Patrick Barkham is charmed by the quiet thrill of the Thames Marshes
After the sleek glamour of High Speed 1, stepping beyond Ebbsfleet International railway station is like slipping into another century.
The roads are cramped between the old terraces of Swanscombe, and the route through an industrial estate is all ruts and puddles. Red double-deckers are doubled up beside a depot, the ‘wedding special’ not much called for these days. Pylons sail high overhead.
The Thames Marshes may be immortalised by Dickens in Great Expectations, and the estuary considered by some aficionados to be Britain’s version of the Mississippi Delta, spawning music from Dr Feelgood to numerous punk bands. But this flat, bleak, wet place is not much loved, except by psychogeographers.
So close to Europe’s biggest city, the Thames estuary has been useful, not scenic, and so is populated by petrochemical plants, power stations and warehouses.
Swanscombe Peninsula is an old cement works and landfill, and home to what is claimed to be the tallest electricity pylon in the country. This ‘brownfield’ land is a dollop of white space on the map but it is neither: it’s green.
Beyond a huge black-topped chimney, where the industrial estate peters out, there’s a bank. Over that, like a sigh of relief, the greenery takes over: reedbeds, grazing meadows and hawthorns still laden with blood-red berries.
Footpaths scurry through an intimate landscape of lumps, bumps and banks. In winter, greenery is mostly brownery but here is colour from the waifs, strays and weird species that have fallen off the back of a ship and seeded themselves: random clovers, brilliant-orange rosehips and diminutive yellow flowers I can’t name.
A Cetti’s warbler explodes with song as I pass his bushes. The peninsula has more breeding birds (82 species) than the celebrated Rainham Marshes.
It is difficult to read such a strange landscape, but its old names – Botany Marsh; Black Duck Marsh – reveal it was once salt marsh and grazing pasture. In 1825, it became home to the first cement works in Britain. Waste from the works and general rubbish was dumped on the site until the 1990s. Since then, the abandoned land has rewilded itself with scrubby birch, hawthorn and sallow woodland between warm glades of rubble, brambles and buddleia. All the dereliction specialists are here.
Ecologists call this ‘open mosaic habitat’ and it is surprisingly bounteous.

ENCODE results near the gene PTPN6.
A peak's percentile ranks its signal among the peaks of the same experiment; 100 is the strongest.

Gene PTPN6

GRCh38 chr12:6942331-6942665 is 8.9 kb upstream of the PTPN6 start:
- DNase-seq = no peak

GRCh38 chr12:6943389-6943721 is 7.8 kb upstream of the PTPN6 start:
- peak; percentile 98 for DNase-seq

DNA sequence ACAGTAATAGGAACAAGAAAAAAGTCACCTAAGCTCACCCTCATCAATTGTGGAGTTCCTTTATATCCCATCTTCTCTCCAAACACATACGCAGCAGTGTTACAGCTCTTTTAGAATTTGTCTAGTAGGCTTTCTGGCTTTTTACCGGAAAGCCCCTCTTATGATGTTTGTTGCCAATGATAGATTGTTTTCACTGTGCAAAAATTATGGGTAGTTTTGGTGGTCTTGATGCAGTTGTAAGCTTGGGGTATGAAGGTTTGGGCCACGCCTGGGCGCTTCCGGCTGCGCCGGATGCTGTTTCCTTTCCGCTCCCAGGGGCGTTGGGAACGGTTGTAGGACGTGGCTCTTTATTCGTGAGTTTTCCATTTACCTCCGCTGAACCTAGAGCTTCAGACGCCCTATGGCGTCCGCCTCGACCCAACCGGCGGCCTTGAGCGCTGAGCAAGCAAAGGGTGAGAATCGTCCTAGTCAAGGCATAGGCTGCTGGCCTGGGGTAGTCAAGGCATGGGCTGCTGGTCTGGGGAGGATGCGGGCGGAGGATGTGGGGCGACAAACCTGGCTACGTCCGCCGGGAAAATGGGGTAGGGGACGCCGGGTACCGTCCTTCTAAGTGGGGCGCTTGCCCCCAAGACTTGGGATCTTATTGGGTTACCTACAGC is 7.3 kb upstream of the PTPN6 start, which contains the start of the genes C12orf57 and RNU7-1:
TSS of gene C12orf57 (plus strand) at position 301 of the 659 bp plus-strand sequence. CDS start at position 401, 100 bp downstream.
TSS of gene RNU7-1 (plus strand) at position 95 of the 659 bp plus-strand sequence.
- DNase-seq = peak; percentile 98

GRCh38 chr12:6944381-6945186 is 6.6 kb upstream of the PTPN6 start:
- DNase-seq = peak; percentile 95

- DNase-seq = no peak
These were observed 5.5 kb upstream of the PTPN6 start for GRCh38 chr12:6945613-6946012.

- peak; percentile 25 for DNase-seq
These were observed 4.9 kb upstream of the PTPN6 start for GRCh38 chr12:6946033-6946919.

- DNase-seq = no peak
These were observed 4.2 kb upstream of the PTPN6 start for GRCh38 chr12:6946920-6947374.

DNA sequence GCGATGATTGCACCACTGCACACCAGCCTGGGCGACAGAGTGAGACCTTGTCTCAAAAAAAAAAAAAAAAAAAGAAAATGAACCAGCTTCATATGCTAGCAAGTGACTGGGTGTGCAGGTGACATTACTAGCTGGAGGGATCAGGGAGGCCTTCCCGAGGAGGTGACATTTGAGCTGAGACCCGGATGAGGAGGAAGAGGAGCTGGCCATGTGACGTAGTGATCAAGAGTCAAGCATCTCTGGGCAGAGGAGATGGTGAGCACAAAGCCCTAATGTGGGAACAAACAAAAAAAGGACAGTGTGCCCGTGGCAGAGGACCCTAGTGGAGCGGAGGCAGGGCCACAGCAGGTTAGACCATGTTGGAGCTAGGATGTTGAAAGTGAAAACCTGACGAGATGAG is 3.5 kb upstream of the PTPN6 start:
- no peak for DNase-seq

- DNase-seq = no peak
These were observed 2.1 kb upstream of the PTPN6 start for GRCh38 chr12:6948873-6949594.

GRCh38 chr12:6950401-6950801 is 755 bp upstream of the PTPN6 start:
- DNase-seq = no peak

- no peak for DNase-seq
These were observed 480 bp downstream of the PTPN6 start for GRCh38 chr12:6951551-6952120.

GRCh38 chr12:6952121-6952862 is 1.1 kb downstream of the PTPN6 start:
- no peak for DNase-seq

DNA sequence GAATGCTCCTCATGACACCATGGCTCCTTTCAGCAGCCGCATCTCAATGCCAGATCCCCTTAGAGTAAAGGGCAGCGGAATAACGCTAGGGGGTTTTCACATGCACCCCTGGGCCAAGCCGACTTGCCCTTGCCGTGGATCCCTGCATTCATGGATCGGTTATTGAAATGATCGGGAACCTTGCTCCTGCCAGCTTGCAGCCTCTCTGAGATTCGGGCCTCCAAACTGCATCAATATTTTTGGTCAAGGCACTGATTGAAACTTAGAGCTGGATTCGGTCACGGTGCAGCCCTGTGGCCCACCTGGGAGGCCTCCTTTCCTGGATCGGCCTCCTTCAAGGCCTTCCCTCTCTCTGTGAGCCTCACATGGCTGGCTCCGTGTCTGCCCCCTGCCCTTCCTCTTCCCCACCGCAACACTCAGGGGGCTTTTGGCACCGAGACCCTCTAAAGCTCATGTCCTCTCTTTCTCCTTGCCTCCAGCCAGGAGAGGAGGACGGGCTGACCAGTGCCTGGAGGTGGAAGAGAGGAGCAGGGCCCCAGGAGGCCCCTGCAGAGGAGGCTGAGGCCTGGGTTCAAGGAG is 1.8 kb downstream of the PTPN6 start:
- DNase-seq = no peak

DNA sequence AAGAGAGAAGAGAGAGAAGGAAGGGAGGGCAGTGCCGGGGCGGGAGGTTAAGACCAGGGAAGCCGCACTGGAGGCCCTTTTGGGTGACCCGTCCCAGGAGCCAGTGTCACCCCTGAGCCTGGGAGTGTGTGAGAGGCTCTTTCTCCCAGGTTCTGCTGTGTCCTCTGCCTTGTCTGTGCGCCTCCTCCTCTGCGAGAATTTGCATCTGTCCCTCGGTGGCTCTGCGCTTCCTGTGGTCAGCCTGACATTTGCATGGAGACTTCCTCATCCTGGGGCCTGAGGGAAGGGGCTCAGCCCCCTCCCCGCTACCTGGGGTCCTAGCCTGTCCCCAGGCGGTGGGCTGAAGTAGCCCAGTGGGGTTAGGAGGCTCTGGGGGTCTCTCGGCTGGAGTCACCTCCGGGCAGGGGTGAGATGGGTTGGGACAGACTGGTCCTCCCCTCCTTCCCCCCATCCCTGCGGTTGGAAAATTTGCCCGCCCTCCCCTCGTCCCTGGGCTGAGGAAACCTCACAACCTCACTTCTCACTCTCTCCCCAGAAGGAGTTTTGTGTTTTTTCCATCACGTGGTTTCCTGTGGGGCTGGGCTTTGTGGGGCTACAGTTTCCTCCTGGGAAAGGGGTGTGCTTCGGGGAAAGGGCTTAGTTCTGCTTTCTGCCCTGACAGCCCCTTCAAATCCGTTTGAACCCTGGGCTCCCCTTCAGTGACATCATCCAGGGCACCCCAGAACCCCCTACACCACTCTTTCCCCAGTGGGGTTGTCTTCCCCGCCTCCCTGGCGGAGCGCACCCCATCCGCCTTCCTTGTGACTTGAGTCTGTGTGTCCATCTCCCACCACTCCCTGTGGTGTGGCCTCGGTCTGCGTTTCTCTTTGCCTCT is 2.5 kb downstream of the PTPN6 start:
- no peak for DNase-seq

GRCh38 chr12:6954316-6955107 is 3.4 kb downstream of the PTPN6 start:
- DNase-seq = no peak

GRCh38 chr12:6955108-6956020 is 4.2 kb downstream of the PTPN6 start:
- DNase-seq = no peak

The charity Buglife has counted 1,992 species of invertebrate living here, including 250 species of conservation concern, more than on any other known site in the country. But no land this close to the capital can be abandoned for long, and the distinguished jumping spider, the shrill carder bee and the peninsula’s other rare residents are imperilled by ‘regeneration’: developers want to build a vast theme park called the London Resort, boasting hotels, restaurants and film studios. Glamour is on the march.
Perhaps thousands of trippers will tread here in five years’ time, but somehow I doubt it. I meet just two fellow walkers on a wet day, Eleanor Urquhart and Kim Smith, who during the pandemic have strolled from their nearby homes daily. They are ‘devastated’ by the proposals to turn this green peninsula into gleaming attractions (albeit with some marshland preserved and decorated with bird hides and walkways).
Industrial clangs soften into the far distance as I follow a disused road up another embankment where the grey Thames swims into view. The tall, blue cranes of Tilbury Docks rise to the north-east. To the west, lorries like flying beetles, high in the air, cross the span of the Queen Elizabeth II Bridge. Close by, the flats of Ingress Park, which was an earlier iteration of ‘regeneration’, have settled into the landscape rather nicely.
Before I circle around, I gaze up at the massive pylon. A peregrine falcon glides round its high seat, inspecting us and the feral pigeons that scut about in the dogwood.
So Swanscombe already does glamour – and spectacular species as well as small. It just does it quietly, in an unexpectedly thrilling and wild, green sanctuary.
Free parking on Botany Road, Swanscombe, beside the footpath, or a walk from Swanscombe or Ebbsfleet railway stations. There are numerous footpaths for a there-and-back walk or a loop around the peninsula. OS Map 162 Greenwich and Gravesend